Believed to be an older restoration Needs re-commissioning
Ever since the Series-A's arrival in 1937, the Vincent v-twin has been synonymous with design innovation, engineering excellence and superlative high performance. From Rollie Free's capture of the 'world's fastest production motorcycle' record in 1948 on a tuned 'Series-B' Black Shadow to the final fully enclosed 'Series-D' Black Knight and Black Prince, Philip Vincent's stress on appearance and performance is legendary. His machines bristled with innovative features including adjustable footrests, brake pedal, seat height and gear-change lever. The finish was to a very high standard commensurate with the cost of the machine, which was virtually double that of any of its contemporaries. But above all else it was the v-twin's stupendous performance that captivated motorcyclists, whether they could afford one or not. With a top speed approaching 120mph, and bettering it in the Black Shadow's case, the Vincent v-twin was the fastest road vehicle of its day.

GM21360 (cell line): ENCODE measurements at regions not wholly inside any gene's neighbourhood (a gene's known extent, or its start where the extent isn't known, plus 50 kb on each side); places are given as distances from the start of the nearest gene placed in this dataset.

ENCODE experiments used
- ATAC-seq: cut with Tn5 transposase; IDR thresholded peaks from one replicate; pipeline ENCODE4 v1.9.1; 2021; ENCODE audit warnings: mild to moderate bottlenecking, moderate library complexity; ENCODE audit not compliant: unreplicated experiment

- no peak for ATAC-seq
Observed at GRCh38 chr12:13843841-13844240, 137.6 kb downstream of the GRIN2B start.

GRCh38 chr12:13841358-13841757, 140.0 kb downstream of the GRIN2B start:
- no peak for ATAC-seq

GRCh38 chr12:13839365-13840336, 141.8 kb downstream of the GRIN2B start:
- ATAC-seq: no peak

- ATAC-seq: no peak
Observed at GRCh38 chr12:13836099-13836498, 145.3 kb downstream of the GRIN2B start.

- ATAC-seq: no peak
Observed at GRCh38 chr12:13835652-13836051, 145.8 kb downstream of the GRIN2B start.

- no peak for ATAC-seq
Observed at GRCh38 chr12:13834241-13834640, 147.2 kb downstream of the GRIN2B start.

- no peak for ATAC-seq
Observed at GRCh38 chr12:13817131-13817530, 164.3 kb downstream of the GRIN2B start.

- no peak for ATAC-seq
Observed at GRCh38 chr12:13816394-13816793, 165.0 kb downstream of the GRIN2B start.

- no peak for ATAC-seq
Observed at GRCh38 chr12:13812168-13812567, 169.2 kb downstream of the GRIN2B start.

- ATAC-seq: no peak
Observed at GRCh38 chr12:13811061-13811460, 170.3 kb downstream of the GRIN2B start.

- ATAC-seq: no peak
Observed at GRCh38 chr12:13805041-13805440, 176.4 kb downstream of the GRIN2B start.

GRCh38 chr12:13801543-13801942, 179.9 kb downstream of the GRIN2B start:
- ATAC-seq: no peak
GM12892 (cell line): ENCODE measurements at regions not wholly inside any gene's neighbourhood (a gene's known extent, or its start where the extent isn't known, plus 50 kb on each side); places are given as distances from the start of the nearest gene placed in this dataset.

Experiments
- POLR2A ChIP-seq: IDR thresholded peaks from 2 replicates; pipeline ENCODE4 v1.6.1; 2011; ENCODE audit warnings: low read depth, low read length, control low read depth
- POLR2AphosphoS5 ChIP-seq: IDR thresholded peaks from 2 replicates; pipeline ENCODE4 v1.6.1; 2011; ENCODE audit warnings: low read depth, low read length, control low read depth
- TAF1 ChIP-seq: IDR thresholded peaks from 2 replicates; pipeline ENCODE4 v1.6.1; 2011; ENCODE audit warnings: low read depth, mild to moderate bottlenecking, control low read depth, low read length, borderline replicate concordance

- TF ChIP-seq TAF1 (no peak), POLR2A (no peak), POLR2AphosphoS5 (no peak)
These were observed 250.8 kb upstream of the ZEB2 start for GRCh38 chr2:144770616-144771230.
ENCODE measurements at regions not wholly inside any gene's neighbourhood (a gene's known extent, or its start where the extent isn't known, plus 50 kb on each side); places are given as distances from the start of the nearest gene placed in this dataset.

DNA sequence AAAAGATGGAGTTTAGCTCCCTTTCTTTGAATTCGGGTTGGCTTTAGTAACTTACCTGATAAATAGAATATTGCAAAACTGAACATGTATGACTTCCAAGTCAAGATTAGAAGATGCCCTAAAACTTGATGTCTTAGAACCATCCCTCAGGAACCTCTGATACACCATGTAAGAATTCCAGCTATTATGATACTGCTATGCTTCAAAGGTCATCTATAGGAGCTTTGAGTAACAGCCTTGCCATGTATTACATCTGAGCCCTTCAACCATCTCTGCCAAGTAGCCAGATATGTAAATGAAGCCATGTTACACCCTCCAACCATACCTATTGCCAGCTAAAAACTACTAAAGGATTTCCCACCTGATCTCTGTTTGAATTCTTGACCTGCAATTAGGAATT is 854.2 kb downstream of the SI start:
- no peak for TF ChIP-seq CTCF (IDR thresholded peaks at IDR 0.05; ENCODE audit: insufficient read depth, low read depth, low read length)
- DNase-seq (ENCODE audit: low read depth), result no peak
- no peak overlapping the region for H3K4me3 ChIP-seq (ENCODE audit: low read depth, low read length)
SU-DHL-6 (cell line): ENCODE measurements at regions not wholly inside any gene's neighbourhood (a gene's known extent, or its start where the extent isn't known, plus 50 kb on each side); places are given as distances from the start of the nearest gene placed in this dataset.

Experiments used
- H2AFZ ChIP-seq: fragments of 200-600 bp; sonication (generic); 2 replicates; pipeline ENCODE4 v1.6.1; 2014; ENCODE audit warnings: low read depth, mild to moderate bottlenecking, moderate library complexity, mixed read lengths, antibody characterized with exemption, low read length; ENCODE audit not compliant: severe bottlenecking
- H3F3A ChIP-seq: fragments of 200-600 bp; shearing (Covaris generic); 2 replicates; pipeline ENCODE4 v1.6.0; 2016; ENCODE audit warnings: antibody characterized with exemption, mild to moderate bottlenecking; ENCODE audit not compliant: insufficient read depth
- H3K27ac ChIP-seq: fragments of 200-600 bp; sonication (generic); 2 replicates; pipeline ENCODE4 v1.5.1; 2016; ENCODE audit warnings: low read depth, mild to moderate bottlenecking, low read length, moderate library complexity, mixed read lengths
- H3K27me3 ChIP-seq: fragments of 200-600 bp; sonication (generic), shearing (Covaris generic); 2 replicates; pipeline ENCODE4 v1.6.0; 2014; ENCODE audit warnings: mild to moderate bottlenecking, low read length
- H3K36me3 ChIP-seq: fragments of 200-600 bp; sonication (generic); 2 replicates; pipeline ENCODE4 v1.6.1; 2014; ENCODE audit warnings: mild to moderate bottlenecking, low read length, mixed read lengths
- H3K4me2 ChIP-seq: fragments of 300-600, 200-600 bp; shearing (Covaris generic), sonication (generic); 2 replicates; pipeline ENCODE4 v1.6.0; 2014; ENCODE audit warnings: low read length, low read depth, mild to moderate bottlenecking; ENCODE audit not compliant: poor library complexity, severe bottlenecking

In 1948 the Vincent range began to be up-dated from 'Series-B' to 'Series-C' specification. The most significant changes made concerned the suspension, there being a revised arrangement at the rear incorporating curved lugs for the seat stays and an hydraulic damper between the spring boxes, while at the front the new models boasted Vincent's own 'Girdraulic' fork: a blade-type girder fitted with twin hydraulic dampers. These advances began to find their way onto production models during 1948 but it would be 1950 before all Vincents left the factory in 'Series-C' specification.
This particular Rapide left the factory on 26th March 1952 and carries a 'Cowies of Sunderland' dealer plaque on rear mudguard. 'RC10677' would have left the factory fitted with engine number 'F10AB/1/8777', the crankcase mating number being 'C39C'. The latter is stamped on the timing-side case, whereas the drive-side case is stamped 'E39E' and carries the number 'F10AB/1/877' in a non-standard font. One possible explanation is that the original drive-side case was replaced following damage inflicted by a broken primary chain, and was then incorrectly stamped by the engine builder (the final '7' may have disappeared up the road together with other fragments of the case).
The current vendor purchased the Rapide in 1999. We are advised that the engine has been started twice since acquisition but the machine has not been ridden. It is believed that the machine was overhauled mechanically by a previous owner but no details are available. Re-commissioning required before it returns to the road. Offered with V5C registration document.